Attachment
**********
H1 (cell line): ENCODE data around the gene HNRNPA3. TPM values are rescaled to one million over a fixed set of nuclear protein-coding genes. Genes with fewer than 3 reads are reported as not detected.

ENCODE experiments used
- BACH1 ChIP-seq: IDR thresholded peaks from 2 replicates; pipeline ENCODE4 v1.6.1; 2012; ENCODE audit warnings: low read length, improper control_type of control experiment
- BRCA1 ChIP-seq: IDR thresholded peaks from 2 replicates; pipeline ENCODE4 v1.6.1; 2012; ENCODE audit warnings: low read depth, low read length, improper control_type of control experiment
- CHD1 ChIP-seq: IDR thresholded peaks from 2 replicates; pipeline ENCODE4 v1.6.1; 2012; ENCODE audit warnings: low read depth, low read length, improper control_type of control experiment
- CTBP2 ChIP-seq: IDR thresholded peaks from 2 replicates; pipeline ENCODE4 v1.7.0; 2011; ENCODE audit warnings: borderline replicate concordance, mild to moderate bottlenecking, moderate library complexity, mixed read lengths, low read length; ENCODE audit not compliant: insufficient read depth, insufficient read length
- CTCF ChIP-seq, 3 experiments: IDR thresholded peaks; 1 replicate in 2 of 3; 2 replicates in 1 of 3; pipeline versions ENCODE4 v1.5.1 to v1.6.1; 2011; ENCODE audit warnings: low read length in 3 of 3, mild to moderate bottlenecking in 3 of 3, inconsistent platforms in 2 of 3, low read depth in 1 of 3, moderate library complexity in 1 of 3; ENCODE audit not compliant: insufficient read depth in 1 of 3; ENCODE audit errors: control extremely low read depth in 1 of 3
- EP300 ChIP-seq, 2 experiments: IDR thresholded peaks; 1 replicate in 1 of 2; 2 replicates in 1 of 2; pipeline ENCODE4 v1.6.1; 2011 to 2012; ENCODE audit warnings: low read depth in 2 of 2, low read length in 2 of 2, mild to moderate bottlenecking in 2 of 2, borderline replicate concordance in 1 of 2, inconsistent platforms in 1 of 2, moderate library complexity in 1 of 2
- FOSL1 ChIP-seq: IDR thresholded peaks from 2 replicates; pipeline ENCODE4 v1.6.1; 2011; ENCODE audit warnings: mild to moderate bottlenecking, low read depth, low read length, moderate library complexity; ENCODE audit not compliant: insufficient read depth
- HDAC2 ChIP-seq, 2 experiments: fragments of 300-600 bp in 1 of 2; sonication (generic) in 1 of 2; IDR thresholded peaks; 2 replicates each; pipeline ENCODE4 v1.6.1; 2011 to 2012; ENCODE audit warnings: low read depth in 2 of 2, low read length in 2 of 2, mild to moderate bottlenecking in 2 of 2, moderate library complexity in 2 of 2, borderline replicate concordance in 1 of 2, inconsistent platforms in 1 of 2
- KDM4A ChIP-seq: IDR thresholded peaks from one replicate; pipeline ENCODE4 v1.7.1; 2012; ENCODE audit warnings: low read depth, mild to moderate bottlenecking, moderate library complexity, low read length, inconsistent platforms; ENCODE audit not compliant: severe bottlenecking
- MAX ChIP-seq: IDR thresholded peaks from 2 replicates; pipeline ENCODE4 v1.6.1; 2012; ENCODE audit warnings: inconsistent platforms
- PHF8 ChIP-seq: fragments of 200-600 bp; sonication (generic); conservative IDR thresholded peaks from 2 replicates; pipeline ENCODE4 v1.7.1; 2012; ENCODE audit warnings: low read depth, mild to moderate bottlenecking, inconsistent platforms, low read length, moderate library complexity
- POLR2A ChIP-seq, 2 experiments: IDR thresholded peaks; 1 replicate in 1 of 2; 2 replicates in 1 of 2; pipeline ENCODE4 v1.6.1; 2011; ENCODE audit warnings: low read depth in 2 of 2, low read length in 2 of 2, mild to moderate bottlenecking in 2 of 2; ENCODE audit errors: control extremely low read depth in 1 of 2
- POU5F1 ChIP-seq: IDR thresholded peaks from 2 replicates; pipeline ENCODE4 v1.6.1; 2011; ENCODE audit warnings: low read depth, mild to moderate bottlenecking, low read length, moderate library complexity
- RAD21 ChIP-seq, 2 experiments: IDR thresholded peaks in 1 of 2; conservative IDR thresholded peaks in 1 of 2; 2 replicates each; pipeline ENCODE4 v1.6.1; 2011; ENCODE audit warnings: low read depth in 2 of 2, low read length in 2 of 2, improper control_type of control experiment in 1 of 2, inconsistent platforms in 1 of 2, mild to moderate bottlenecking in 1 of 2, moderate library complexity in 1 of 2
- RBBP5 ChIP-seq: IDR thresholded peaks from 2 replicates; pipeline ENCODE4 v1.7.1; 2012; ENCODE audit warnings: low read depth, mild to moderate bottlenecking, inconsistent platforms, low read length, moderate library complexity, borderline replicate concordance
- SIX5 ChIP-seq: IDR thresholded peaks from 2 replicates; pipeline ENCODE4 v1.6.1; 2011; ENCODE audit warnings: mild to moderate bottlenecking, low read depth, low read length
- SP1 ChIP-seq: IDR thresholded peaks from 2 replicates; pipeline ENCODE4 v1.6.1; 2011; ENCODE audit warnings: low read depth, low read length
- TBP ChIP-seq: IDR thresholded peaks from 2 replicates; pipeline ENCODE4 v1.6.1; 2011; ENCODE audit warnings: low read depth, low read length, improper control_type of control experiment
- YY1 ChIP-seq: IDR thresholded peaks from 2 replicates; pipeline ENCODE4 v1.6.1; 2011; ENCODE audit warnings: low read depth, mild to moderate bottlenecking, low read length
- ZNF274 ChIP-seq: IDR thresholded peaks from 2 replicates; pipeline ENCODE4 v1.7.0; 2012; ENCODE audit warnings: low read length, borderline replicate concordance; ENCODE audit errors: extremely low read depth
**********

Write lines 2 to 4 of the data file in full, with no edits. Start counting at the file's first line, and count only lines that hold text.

ENCODE experiments used
- BACH1 ChIP-seq: IDR thresholded peaks from 2 replicates; pipeline ENCODE4 v1.6.1; 2012; ENCODE audit warnings: low read length, improper control_type of control experiment
- BRCA1 ChIP-seq: IDR thresholded peaks from 2 replicates; pipeline ENCODE4 v1.6.1; 2012; ENCODE audit warnings: low read depth, low read length, improper control_type of control experiment